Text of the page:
Machine learning provides tremendous benefits for automating repetitive tasks. But what happens when the machine learns (or is “poisoned” with) bad code? That’s the reality IT professionals must be wary of when using artificial intelligence (AI) and machine learning in their business. AI poisoning can be devastating to your organization and is poised to be a major cybersecurity threat in 2021.
At a basic level, machine learning algorithms “learn” specific tasks and can analyze and filter specific data based on pre-defined criteria. Unfortunately, cybercriminals have found a way to exploit this technology through what is known as “AI Poisoning.” Essentially what happens is cybercriminals will corrupt the training data, leading to “algorithmic missteps that are amplified by ongoing data crunching using poor parametric specifications. Data poisoning exploits the weakness by deliberately polluting the training data to mislead the machine learning algorithm and render the output either obfuscatory or harmful.”
Although humans are adept at recognizing patterns and filtering the important aspects of those patterns, machines are reliant on specific criteria and are less discerning of small variations. For example, a machine may understand the basic differences between traffic signs or signals, but in the wrong hands, these “learned actions” can be altered.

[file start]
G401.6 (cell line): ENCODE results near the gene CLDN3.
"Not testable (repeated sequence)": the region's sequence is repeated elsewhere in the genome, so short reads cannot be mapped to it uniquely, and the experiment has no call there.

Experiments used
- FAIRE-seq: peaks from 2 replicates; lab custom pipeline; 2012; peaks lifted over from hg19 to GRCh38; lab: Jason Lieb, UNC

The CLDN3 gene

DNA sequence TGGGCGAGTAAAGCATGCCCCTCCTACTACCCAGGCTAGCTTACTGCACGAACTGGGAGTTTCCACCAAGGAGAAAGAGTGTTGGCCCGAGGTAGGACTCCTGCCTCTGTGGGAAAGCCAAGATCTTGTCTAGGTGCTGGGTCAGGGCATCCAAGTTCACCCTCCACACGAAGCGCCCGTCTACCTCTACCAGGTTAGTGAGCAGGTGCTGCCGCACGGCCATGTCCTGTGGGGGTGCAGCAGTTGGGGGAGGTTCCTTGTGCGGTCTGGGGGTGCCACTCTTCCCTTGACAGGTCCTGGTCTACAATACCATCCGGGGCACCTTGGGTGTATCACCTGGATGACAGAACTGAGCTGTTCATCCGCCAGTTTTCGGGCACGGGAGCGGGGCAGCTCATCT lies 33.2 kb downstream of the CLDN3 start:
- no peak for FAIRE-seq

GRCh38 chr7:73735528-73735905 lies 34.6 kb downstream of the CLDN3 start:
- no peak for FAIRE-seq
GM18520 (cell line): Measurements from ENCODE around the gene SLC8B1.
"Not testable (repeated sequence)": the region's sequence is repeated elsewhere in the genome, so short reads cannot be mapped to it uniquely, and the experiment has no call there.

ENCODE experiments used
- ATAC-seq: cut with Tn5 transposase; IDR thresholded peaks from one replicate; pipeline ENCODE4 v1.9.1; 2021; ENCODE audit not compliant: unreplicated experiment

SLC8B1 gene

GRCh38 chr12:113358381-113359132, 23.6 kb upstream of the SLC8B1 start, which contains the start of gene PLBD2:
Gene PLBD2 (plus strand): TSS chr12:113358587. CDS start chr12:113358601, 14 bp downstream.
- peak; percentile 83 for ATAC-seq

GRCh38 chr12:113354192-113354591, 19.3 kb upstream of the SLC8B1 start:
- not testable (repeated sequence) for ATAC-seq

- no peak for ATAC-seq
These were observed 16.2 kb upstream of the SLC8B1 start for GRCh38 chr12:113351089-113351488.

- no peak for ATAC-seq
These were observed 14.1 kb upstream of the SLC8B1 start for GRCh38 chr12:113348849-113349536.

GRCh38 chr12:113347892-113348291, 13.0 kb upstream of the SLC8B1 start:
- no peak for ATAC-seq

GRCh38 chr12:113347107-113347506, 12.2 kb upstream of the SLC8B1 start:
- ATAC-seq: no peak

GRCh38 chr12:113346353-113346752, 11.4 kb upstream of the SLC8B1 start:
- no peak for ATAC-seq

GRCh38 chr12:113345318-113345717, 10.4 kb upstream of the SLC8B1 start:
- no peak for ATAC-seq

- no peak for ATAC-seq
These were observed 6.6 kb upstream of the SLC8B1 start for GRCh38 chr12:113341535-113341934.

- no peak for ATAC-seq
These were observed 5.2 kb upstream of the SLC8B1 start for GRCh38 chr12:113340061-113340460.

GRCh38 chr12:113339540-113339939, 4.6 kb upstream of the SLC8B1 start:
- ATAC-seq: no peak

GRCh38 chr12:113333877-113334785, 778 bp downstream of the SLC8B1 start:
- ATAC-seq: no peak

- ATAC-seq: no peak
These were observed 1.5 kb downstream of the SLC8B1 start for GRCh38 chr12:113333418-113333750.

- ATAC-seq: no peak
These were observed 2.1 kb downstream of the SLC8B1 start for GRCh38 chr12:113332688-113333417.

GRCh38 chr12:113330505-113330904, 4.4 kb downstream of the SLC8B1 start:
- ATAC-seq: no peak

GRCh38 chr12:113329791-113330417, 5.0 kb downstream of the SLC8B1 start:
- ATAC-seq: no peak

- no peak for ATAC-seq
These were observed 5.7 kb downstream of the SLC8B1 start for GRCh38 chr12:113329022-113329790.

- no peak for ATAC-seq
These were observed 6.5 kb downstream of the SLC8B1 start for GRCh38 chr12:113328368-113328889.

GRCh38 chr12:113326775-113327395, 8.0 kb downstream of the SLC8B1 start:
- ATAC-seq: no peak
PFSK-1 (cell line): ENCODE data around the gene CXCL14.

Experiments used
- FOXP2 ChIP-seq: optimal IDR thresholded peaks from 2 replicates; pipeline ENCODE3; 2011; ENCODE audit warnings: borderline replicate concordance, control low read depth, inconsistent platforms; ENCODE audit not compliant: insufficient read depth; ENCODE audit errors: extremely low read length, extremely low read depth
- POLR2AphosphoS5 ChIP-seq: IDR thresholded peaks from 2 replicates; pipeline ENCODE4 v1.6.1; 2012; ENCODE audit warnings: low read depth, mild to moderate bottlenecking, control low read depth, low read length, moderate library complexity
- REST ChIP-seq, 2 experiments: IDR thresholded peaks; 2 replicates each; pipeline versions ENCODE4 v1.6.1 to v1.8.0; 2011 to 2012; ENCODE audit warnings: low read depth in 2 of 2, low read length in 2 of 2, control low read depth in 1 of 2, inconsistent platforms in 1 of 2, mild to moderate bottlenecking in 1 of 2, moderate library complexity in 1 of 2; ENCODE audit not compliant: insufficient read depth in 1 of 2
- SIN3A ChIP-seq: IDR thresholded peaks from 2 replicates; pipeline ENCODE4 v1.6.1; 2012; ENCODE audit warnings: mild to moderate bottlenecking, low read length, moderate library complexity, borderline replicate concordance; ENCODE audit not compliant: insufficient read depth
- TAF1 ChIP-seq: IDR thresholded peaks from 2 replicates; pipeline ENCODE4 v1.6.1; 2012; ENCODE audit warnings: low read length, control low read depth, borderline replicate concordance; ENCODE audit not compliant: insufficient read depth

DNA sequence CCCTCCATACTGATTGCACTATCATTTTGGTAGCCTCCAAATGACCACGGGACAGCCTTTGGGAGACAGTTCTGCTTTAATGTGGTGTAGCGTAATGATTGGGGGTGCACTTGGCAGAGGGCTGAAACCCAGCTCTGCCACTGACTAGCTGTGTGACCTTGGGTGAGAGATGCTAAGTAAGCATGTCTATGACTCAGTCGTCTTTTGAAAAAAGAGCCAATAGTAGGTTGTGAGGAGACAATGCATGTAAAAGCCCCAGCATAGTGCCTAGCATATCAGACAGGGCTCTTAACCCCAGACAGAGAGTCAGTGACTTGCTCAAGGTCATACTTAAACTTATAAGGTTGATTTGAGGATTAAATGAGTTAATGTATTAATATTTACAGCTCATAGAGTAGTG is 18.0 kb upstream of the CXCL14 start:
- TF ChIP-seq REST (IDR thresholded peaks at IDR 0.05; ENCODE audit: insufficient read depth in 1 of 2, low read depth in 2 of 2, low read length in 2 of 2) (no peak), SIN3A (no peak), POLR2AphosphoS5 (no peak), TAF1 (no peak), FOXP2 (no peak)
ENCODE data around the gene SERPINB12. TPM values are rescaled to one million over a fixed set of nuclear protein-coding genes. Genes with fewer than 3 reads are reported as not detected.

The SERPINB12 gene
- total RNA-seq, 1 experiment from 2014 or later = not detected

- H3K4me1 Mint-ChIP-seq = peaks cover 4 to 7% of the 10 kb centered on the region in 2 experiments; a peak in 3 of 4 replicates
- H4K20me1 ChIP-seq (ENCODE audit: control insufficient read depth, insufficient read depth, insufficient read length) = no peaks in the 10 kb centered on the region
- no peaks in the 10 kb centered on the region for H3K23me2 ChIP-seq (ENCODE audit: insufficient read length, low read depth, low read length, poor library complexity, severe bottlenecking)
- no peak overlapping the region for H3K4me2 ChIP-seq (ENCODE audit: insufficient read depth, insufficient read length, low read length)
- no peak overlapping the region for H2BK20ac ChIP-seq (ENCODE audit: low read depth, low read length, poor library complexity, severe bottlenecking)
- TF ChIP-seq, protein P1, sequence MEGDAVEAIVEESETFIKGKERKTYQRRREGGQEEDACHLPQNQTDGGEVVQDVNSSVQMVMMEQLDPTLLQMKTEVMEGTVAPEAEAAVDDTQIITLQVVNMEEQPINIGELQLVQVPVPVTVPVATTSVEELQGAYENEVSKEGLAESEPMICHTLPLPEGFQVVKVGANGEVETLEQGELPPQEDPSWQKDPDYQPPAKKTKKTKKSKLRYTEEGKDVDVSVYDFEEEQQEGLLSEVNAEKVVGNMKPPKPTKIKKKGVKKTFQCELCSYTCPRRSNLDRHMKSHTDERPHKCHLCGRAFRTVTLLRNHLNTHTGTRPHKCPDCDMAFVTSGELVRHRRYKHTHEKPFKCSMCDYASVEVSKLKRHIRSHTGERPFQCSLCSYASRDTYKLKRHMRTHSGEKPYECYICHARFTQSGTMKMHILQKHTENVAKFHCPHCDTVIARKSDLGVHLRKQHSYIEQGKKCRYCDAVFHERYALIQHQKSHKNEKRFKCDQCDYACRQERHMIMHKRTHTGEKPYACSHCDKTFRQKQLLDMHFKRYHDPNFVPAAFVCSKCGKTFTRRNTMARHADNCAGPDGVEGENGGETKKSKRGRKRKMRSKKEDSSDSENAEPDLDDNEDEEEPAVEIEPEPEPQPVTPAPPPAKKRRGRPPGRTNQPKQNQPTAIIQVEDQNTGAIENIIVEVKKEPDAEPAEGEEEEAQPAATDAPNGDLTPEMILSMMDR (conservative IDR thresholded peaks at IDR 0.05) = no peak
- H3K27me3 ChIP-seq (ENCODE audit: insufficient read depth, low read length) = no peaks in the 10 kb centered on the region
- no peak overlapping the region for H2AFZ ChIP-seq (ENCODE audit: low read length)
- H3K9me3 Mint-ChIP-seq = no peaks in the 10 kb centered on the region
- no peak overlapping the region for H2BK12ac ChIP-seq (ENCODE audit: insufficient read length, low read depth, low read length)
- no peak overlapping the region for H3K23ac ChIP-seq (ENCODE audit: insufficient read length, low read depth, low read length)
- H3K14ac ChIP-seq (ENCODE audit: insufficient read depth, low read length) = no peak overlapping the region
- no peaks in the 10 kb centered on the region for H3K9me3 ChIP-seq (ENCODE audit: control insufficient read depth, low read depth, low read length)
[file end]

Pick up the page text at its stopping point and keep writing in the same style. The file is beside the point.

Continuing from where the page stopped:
There have been several public cases of AI poisoning over the years. A notable attack occurred in 2016, corrupting Microsoft’s AI chatbot. The chatbot was designed to learn to interact with humans through ongoing engagement. Unfortunately, the idea backfired. In less than a day, Twitter users had successfully retrained the chatbot to shift from playful conversation to inflammatory and offensive tweets.
Experts caution that although AI can be used for good, it has the ability to cause devastating outcomes if left unprotected. “A military drone misidentifies enemy tanks as friendlies. A self-driving car swerves into oncoming traffic. An NLP bot gives an erroneous summary of an intercepted wire. These are examples of how AI systems can be hacked, which is an area of increased focus for government and industry leaders alike.”
Although enterprise organizations may not experience such life and death outcomes to AI poisoning, the damage to their business and reputation can still be quite dramatic.
The primary entry point for AI poisoning is in the training data used to “teach” your machines. So, it stands to reason that the tighter you control your training data, the safer you’ll be. The following tips will help:
As AI and machine learning advance, so should your oversight over the integrity of your data. Be sure you are taking appropriate actions to vet, verify, and validate your data at regular intervals. And be prepared to take action should you discover a potential data poisoning. The faster you take action, the less the damage will be to your data and company.